Make a timetable for the critical tasks. Then get them out of your head and into your calendar, just as you do at work. One excellent way of getting them out of your head is to delegate. Most likely you have friends or family that would be honored to be in charge of part of your wedding.

While you've got your calendar out, schedule some down time. This could be a date with your fiancé, a walk, a pedicure—the only rule is there is no wedding talk allowed. You may find it hard at first, but stick with it. A break from wedding planning will slow your mind down and make you feel more ready to talk about emotional topics.

Reason #2: "I'm afraid we might find out that our goals are incompatible."

Remedy: Realize that compatibility isn't usually a question of black and white. Most couples have some important goals that they disagree on. The success of your marriage doesn't depend on agreeing on everything. It depends on learning to communicate respectfully about your differences and committing to approaching your differences with creativity and an open mind. The earlier you start talking, the sooner you will learn these skills.

Of course, there are some issues of compatibility that are black and white. For example, if you want children and your fiancé doesn't, all the creativity in the world will not satisfy both of your needs. If you find you have such a conflict, it will take courage to face the truth. Realize that you do have that courage inside you. Your courage actually will grow stronger if you seriously commit yourself to accepting the truth.

Reason #3: "I believe love will conquer all. Things will fall into place as time goes on."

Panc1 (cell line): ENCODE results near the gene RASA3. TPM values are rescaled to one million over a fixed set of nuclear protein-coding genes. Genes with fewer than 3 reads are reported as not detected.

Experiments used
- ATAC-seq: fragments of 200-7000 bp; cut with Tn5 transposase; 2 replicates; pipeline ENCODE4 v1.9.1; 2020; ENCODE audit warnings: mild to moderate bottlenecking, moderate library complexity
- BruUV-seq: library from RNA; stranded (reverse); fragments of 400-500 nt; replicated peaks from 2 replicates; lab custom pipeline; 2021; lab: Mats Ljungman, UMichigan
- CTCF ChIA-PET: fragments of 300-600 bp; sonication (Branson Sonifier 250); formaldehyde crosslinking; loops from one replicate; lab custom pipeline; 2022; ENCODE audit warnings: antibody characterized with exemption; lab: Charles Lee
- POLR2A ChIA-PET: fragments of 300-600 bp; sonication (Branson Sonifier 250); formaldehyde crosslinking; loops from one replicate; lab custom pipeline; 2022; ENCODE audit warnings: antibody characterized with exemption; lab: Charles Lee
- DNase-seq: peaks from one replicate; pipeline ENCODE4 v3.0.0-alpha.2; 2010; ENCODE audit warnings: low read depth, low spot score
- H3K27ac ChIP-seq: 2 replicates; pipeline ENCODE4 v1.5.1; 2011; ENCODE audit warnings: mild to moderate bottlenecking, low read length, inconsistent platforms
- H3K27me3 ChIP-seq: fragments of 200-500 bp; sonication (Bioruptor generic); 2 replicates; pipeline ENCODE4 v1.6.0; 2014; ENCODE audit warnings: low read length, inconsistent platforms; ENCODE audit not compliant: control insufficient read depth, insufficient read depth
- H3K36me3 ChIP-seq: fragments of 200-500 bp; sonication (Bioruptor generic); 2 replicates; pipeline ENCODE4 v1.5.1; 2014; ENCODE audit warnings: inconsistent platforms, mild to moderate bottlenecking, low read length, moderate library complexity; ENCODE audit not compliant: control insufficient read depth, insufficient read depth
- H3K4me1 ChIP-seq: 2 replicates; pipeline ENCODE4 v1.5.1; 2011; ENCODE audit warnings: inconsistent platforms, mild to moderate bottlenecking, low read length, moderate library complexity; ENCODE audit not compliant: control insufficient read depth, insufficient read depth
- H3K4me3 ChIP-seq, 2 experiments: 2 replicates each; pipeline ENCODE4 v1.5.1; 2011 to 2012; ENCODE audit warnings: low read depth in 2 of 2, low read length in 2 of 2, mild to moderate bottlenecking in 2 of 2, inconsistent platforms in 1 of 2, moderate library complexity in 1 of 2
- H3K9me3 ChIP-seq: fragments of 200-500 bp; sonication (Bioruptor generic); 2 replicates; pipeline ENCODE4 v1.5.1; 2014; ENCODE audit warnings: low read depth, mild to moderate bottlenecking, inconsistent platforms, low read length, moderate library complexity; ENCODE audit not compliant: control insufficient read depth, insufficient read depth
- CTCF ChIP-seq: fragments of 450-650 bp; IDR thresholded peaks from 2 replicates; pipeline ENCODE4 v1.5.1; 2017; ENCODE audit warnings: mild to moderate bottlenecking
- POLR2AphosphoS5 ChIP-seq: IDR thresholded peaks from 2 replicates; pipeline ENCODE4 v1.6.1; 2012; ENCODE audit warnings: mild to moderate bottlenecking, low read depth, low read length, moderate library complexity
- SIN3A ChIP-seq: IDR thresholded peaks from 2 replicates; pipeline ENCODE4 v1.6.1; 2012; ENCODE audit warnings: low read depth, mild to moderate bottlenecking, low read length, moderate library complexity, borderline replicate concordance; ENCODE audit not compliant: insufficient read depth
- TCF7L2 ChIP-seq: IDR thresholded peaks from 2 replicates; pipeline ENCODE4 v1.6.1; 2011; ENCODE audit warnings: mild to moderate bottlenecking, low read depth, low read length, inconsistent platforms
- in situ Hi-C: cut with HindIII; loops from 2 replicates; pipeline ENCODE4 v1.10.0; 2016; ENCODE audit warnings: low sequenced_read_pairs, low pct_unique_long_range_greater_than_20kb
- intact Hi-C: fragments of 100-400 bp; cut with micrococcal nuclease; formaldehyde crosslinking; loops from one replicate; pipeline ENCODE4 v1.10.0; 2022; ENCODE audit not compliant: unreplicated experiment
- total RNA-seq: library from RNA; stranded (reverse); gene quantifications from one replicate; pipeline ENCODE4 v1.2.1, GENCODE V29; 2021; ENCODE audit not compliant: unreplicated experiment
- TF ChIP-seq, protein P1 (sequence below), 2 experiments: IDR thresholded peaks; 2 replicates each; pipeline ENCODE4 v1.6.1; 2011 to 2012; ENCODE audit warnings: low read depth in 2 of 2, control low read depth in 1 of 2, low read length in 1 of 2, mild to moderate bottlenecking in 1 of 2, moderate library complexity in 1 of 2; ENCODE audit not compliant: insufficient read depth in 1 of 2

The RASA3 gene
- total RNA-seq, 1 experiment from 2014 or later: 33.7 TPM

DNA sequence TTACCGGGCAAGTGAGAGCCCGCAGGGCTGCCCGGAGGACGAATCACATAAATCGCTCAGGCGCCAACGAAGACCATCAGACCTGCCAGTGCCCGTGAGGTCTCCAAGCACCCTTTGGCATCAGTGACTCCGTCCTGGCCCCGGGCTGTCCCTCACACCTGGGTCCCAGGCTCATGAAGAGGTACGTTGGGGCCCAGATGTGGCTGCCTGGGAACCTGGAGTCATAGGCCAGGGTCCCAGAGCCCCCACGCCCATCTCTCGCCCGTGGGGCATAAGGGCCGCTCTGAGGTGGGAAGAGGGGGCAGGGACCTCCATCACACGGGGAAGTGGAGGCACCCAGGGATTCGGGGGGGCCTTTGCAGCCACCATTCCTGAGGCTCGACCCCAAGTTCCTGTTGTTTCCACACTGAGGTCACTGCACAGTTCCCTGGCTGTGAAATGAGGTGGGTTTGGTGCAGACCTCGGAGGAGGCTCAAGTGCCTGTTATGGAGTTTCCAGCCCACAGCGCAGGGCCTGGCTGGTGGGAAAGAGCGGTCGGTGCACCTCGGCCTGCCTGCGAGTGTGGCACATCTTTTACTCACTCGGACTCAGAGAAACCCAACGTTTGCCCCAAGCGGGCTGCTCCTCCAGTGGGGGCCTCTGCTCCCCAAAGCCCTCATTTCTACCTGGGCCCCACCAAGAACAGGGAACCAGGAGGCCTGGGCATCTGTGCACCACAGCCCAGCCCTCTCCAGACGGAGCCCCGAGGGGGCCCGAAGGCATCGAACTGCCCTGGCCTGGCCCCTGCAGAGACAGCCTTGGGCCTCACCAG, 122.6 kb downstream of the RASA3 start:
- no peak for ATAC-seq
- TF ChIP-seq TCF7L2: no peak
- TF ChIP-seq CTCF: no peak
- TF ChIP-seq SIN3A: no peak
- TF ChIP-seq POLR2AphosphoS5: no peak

Remedy: At a conscious level, we all know this is not true. But somewhere deep inside, we may be hanging on to this belief. Get through to your inner self by doing some field research. Talk to older married couples you know. Ask them about the ups and downs of their marriages and how they got through the challenging times. Hearing about their struggles and successes first-hand will help you grasp in a deeper way what it really takes to make marriage work from day to day.

Reason #4: "When we talk about goals, we get into an argument."

Remedy: Get some communication skills training ASAP. Begin by reading Communication in One Lesson, in the archives of this column. Then pick up the phone and make an appointment for pre-marital counseling. This is a problem you need to nip in the bud.

Don't make envisioning your future the last item on your to-do list. Figure out the reasons why you're not making it a priority; then use these remedies to sit down and start creating a marriage that will make you both happy.

Read previous Relationship Guide articles